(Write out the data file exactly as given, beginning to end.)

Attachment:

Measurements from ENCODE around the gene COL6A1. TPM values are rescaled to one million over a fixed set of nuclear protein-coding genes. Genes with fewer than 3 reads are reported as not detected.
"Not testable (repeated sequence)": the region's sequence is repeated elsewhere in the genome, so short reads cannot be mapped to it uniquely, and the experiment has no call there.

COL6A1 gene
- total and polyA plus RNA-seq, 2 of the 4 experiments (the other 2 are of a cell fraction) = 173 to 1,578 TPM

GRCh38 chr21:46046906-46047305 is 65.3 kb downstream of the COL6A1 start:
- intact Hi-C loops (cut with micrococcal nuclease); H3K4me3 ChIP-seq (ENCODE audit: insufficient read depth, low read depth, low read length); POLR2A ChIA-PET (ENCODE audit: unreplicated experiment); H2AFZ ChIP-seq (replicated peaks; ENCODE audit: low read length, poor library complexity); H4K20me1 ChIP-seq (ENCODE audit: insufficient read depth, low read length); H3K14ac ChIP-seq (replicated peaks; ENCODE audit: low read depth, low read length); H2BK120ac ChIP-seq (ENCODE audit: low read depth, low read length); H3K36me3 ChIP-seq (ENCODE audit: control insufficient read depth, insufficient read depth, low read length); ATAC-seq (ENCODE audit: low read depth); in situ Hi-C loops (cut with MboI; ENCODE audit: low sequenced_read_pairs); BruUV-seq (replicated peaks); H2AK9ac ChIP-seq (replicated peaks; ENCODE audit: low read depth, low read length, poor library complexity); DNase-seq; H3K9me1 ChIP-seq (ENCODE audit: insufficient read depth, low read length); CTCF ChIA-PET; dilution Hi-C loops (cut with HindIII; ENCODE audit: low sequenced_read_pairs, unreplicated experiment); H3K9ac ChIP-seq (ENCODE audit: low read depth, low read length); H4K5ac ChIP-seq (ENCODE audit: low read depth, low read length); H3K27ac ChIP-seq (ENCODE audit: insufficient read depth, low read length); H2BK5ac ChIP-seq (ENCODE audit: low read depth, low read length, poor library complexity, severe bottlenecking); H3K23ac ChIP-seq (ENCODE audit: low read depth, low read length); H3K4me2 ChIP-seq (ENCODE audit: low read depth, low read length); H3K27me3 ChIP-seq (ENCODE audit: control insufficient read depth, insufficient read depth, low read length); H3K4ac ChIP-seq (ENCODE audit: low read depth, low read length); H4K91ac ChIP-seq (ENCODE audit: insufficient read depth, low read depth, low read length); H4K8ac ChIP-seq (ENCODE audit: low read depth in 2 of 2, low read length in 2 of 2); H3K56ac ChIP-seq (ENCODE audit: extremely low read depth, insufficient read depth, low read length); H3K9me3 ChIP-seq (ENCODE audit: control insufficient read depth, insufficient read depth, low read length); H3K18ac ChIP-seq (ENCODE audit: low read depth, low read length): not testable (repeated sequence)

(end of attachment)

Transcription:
Measurements from ENCODE around the gene COL6A1. TPM values are rescaled to one million over a fixed set of nuclear protein-coding genes. Genes with fewer than 3 reads are reported as not detected.
"Not testable (repeated sequence)": the region's sequence is repeated elsewhere in the genome, so short reads cannot be mapped to it uniquely, and the experiment has no call there.

COL6A1 gene
- total and polyA plus RNA-seq, 2 of the 4 experiments (the other 2 are of a cell fraction) = 173 to 1,578 TPM

GRCh38 chr21:46046906-46047305 is 65.3 kb downstream of the COL6A1 start:
- intact Hi-C loops (cut with micrococcal nuclease); H3K4me3 ChIP-seq (ENCODE audit: insufficient read depth, low read depth, low read length); POLR2A ChIA-PET (ENCODE audit: unreplicated experiment); H2AFZ ChIP-seq (replicated peaks; ENCODE audit: low read length, poor library complexity); H4K20me1 ChIP-seq (ENCODE audit: insufficient read depth, low read length); H3K14ac ChIP-seq (replicated peaks; ENCODE audit: low read depth, low read length); H2BK120ac ChIP-seq (ENCODE audit: low read depth, low read length); H3K36me3 ChIP-seq (ENCODE audit: control insufficient read depth, insufficient read depth, low read length); ATAC-seq (ENCODE audit: low read depth); in situ Hi-C loops (cut with MboI; ENCODE audit: low sequenced_read_pairs); BruUV-seq (replicated peaks); H2AK9ac ChIP-seq (replicated peaks; ENCODE audit: low read depth, low read length, poor library complexity); DNase-seq; H3K9me1 ChIP-seq (ENCODE audit: insufficient read depth, low read length); CTCF ChIA-PET; dilution Hi-C loops (cut with HindIII; ENCODE audit: low sequenced_read_pairs, unreplicated experiment); H3K9ac ChIP-seq (ENCODE audit: low read depth, low read length); H4K5ac ChIP-seq (ENCODE audit: low read depth, low read length); H3K27ac ChIP-seq (ENCODE audit: insufficient read depth, low read length); H2BK5ac ChIP-seq (ENCODE audit: low read depth, low read length, poor library complexity, severe bottlenecking); H3K23ac ChIP-seq (ENCODE audit: low read depth, low read length); H3K4me2 ChIP-seq (ENCODE audit: low read depth, low read length); H3K27me3 ChIP-seq (ENCODE audit: control insufficient read depth, insufficient read depth, low read length); H3K4ac ChIP-seq (ENCODE audit: low read depth, low read length); H4K91ac ChIP-seq (ENCODE audit: insufficient read depth, low read depth, low read length); H4K8ac ChIP-seq (ENCODE audit: low read depth in 2 of 2, low read length in 2 of 2); H3K56ac ChIP-seq (ENCODE audit: extremely low read depth, insufficient read depth, low read length); H3K9me3 ChIP-seq (ENCODE audit: control insufficient read depth, insufficient read depth, low read length); H3K18ac ChIP-seq (ENCODE audit: low read depth, low read length): not testable (repeated sequence)